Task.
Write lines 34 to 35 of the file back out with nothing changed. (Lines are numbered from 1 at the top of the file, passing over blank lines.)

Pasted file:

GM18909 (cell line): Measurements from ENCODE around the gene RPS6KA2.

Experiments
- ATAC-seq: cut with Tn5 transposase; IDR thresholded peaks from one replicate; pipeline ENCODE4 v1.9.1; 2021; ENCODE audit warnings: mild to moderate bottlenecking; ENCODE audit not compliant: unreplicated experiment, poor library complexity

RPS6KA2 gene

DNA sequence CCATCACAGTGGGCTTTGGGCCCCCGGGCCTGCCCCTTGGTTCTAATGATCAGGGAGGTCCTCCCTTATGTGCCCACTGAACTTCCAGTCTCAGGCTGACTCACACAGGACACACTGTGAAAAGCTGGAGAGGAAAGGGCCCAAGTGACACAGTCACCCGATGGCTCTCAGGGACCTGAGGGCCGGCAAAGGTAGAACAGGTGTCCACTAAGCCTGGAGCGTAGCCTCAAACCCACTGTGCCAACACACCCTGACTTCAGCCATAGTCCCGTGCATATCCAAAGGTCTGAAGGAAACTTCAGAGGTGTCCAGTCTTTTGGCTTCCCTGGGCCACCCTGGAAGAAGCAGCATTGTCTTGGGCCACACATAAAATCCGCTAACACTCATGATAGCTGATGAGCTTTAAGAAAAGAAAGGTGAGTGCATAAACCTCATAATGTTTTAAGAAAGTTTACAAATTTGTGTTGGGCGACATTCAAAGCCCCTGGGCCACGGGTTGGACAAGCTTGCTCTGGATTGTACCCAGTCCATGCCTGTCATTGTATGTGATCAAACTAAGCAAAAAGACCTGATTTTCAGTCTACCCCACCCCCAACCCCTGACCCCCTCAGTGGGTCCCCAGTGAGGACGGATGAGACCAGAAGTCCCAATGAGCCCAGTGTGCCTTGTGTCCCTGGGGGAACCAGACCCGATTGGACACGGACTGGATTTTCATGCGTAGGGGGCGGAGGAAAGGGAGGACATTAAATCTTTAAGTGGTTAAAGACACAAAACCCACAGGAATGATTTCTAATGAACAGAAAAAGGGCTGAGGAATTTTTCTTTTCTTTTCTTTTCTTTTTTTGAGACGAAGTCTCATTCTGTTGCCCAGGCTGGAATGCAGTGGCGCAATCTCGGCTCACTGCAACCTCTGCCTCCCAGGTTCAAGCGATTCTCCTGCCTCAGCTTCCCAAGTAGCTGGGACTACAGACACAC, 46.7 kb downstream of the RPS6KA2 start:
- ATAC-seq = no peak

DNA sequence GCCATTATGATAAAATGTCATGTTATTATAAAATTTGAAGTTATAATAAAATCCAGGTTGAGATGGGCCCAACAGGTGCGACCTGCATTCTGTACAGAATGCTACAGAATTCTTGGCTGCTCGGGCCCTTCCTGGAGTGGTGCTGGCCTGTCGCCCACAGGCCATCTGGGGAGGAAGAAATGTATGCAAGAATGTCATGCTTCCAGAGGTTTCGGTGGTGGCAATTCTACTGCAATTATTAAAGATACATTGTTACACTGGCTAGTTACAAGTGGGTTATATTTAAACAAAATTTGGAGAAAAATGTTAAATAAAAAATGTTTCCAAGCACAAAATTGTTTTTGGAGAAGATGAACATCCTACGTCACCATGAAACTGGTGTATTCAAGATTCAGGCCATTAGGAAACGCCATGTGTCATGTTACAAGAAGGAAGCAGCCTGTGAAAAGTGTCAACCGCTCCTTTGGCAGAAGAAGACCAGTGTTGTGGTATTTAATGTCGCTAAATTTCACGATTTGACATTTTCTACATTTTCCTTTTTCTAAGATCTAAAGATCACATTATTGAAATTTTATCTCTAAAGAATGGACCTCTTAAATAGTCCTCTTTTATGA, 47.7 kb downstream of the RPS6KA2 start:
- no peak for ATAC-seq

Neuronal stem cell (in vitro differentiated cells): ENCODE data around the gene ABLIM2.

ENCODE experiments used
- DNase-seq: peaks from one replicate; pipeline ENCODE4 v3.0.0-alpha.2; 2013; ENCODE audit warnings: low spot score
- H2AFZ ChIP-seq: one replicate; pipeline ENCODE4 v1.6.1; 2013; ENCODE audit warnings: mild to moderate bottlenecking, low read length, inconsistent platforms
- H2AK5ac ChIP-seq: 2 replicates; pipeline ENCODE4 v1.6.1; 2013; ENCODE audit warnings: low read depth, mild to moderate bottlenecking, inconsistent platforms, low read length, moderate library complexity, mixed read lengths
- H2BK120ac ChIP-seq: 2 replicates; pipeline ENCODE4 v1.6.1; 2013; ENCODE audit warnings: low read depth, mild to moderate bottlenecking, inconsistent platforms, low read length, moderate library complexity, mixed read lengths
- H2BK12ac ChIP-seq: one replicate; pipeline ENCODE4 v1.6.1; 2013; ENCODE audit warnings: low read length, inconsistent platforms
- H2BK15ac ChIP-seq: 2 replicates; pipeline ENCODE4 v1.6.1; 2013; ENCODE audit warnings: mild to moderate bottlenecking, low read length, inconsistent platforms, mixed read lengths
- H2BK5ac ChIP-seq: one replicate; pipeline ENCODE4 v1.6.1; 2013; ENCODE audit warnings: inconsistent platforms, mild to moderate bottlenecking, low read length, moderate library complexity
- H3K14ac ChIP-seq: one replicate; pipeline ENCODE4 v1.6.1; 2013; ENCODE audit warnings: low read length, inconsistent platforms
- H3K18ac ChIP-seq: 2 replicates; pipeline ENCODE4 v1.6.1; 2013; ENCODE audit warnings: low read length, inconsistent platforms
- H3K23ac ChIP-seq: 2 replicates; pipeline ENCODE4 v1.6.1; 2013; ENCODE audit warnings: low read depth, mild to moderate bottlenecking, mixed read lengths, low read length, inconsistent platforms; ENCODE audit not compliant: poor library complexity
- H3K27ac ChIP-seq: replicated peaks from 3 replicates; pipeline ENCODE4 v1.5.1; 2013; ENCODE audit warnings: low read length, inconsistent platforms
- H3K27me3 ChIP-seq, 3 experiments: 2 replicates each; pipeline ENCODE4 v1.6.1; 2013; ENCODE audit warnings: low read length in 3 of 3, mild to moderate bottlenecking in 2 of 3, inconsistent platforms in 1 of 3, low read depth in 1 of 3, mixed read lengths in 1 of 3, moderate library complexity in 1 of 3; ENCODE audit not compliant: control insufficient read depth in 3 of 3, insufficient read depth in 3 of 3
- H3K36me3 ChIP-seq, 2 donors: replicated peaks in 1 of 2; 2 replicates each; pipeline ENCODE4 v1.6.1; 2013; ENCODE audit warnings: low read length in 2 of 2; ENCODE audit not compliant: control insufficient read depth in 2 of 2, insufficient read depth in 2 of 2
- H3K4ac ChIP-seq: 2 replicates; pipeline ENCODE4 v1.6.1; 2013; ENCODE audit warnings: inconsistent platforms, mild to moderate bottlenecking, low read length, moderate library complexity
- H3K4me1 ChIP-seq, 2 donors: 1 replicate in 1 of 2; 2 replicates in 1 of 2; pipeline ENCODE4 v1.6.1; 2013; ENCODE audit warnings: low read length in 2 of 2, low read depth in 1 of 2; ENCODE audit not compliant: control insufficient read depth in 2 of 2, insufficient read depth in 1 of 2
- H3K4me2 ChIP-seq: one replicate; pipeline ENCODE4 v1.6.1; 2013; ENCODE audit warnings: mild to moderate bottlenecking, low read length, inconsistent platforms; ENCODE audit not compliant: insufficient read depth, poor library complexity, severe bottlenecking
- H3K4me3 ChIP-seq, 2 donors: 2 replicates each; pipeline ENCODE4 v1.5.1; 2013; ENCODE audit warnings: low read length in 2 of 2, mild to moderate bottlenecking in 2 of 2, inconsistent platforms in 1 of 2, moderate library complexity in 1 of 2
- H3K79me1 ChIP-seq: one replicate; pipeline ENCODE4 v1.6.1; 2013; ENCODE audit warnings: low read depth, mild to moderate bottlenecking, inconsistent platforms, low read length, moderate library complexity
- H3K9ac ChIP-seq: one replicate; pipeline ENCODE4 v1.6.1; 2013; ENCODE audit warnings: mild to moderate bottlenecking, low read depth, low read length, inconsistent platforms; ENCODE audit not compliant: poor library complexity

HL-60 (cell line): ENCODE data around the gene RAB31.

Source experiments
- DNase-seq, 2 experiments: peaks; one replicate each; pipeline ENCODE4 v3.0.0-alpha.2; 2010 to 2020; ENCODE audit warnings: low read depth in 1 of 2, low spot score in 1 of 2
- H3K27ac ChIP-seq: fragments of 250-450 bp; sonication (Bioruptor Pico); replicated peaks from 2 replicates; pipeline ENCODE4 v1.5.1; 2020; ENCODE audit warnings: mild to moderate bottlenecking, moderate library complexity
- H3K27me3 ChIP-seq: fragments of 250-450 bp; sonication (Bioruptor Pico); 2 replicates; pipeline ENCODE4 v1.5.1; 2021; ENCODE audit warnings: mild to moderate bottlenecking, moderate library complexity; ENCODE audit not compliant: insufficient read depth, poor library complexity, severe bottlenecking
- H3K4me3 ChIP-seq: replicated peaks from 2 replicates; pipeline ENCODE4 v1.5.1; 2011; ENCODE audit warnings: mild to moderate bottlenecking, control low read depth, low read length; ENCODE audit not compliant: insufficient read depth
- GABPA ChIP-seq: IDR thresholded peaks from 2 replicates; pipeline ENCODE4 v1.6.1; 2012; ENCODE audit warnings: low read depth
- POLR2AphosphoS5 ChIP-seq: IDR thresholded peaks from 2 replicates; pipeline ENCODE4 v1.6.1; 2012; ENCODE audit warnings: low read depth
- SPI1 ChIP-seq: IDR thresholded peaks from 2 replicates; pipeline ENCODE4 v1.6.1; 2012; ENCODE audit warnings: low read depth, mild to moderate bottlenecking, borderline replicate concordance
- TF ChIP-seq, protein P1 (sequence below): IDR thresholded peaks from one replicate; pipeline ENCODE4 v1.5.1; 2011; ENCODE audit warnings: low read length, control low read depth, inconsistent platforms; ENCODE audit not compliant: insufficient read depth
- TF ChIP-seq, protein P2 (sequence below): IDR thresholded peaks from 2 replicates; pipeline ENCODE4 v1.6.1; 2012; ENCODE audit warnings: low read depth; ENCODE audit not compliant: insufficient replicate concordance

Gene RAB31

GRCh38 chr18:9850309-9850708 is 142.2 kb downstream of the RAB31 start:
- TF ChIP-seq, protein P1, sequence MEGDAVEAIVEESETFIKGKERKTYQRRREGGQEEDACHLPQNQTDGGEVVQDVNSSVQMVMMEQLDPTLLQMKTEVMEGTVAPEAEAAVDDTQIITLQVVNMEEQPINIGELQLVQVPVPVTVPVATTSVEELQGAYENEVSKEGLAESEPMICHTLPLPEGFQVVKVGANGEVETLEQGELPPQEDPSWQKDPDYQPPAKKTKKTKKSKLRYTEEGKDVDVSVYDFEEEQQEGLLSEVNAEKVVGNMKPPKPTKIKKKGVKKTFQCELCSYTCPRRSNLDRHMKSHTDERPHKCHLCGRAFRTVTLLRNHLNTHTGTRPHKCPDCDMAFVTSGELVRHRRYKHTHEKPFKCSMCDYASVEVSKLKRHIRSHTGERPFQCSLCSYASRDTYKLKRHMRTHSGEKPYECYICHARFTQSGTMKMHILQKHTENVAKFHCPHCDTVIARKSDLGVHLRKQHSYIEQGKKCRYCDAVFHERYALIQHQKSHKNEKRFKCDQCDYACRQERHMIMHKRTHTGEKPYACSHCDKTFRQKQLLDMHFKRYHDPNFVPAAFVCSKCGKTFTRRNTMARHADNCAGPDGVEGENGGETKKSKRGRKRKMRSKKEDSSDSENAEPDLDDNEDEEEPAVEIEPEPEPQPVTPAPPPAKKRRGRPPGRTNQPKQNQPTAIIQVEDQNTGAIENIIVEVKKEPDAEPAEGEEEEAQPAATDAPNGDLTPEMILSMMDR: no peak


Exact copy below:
- H3K27me3 ChIP-seq: fragments of 250-450 bp; sonication (Bioruptor Pico); 2 replicates; pipeline ENCODE4 v1.5.1; 2021; ENCODE audit warnings: mild to moderate bottlenecking, moderate library complexity; ENCODE audit not compliant: insufficient read depth, poor library complexity, severe bottlenecking
- H3K4me3 ChIP-seq: replicated peaks from 2 replicates; pipeline ENCODE4 v1.5.1; 2011; ENCODE audit warnings: mild to moderate bottlenecking, control low read depth, low read length; ENCODE audit not compliant: insufficient read depth